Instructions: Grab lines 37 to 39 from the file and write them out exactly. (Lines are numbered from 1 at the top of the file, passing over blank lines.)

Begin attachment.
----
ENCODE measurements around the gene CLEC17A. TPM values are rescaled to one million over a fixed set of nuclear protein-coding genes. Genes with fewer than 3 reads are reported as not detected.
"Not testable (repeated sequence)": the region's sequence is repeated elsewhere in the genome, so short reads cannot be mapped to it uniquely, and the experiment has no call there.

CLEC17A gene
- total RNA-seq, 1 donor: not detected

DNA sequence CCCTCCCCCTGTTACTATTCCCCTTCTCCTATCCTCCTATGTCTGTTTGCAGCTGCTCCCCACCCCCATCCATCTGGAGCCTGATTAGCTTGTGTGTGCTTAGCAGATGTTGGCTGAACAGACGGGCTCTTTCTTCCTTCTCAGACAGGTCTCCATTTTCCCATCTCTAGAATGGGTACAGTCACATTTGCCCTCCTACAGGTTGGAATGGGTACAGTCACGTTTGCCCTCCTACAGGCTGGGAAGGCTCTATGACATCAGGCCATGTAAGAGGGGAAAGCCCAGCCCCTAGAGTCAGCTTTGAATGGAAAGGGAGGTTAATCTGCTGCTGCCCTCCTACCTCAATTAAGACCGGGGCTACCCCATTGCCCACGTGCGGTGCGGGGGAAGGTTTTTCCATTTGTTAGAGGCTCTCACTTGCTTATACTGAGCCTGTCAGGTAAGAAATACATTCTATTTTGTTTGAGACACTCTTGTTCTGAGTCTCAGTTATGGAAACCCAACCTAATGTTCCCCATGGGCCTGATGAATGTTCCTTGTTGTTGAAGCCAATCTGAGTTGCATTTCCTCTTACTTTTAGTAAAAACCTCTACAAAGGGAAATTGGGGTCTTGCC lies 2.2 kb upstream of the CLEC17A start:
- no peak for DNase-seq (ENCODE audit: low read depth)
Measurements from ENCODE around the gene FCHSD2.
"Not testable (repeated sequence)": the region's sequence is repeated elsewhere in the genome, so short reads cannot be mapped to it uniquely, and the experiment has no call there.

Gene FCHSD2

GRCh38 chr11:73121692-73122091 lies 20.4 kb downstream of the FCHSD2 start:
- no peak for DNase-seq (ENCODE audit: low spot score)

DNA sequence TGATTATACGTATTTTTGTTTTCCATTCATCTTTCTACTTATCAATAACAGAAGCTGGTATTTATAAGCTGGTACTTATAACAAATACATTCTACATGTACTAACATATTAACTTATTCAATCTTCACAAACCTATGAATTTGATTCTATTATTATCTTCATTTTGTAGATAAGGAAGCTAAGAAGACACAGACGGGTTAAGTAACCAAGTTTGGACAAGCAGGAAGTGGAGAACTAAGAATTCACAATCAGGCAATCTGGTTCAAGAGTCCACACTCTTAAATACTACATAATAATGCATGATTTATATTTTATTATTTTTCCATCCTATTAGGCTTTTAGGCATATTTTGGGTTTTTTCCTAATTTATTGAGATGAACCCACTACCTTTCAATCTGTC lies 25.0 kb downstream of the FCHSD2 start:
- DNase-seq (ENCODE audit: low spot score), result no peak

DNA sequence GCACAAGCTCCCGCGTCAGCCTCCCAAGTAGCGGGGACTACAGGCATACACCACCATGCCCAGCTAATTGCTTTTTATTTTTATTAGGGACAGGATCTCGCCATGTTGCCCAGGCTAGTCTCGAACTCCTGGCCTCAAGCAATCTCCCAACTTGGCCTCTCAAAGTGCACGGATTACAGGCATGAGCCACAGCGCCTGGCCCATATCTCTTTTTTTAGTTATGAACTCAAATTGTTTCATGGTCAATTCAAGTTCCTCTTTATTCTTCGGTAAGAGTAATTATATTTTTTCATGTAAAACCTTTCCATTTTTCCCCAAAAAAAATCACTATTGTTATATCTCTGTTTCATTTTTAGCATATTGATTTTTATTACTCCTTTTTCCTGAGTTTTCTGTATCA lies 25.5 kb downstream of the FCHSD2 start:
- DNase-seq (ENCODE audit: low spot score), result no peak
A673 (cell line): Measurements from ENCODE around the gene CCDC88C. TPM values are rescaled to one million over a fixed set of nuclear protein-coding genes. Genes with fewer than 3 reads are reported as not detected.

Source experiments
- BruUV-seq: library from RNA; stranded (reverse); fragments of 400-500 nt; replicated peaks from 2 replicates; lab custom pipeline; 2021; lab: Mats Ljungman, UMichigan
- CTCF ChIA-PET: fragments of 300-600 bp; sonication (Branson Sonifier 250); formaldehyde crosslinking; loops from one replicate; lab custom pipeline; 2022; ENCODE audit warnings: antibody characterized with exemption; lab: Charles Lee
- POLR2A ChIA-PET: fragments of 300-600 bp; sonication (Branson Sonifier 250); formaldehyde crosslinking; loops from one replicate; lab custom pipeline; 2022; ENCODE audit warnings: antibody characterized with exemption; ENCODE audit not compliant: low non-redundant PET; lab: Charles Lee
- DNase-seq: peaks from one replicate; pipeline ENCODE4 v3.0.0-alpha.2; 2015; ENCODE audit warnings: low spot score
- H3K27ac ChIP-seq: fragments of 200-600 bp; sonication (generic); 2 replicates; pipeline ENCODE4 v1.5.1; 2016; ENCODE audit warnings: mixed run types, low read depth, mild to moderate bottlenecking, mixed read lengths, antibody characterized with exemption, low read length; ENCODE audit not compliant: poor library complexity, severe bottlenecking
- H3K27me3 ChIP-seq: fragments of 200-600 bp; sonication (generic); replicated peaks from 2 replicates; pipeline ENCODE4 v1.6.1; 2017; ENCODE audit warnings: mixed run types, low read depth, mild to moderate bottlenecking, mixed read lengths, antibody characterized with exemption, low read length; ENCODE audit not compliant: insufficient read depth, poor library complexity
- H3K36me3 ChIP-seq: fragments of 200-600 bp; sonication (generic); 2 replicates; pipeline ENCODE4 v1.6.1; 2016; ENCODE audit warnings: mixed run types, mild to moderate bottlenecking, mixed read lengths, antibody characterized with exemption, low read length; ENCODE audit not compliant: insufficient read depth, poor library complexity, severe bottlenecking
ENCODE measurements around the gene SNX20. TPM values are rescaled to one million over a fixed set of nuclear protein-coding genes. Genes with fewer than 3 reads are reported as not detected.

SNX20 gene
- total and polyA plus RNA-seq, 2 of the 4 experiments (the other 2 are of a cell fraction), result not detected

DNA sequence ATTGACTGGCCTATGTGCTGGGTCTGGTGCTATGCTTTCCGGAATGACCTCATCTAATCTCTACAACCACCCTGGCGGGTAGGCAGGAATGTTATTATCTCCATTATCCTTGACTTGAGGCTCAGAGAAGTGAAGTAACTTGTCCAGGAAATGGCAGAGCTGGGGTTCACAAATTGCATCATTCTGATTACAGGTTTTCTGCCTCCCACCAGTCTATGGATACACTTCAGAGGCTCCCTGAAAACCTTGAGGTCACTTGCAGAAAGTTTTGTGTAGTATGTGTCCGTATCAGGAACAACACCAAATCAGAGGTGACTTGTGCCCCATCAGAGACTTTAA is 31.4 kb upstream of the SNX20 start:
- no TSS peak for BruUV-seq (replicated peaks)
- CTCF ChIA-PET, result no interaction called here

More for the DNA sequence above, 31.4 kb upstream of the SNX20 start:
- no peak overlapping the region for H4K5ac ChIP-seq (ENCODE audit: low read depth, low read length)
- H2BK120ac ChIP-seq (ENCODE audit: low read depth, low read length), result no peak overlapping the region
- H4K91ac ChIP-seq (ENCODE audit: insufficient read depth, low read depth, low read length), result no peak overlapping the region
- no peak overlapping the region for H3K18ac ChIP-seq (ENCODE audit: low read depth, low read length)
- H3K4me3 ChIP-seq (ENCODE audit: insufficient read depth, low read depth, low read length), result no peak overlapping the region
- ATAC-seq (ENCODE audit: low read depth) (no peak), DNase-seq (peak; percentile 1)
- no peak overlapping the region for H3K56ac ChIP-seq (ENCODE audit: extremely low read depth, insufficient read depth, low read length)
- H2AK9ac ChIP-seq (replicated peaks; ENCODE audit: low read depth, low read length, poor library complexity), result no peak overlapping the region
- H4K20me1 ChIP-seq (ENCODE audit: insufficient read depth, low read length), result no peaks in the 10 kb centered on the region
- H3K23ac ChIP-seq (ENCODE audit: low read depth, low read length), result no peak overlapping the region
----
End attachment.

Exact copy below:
- ATAC-seq (ENCODE audit: low read depth) (no peak), DNase-seq (peak; percentile 1)
- no peak overlapping the region for H3K56ac ChIP-seq (ENCODE audit: extremely low read depth, insufficient read depth, low read length)
- H2AK9ac ChIP-seq (replicated peaks; ENCODE audit: low read depth, low read length, poor library complexity), result no peak overlapping the region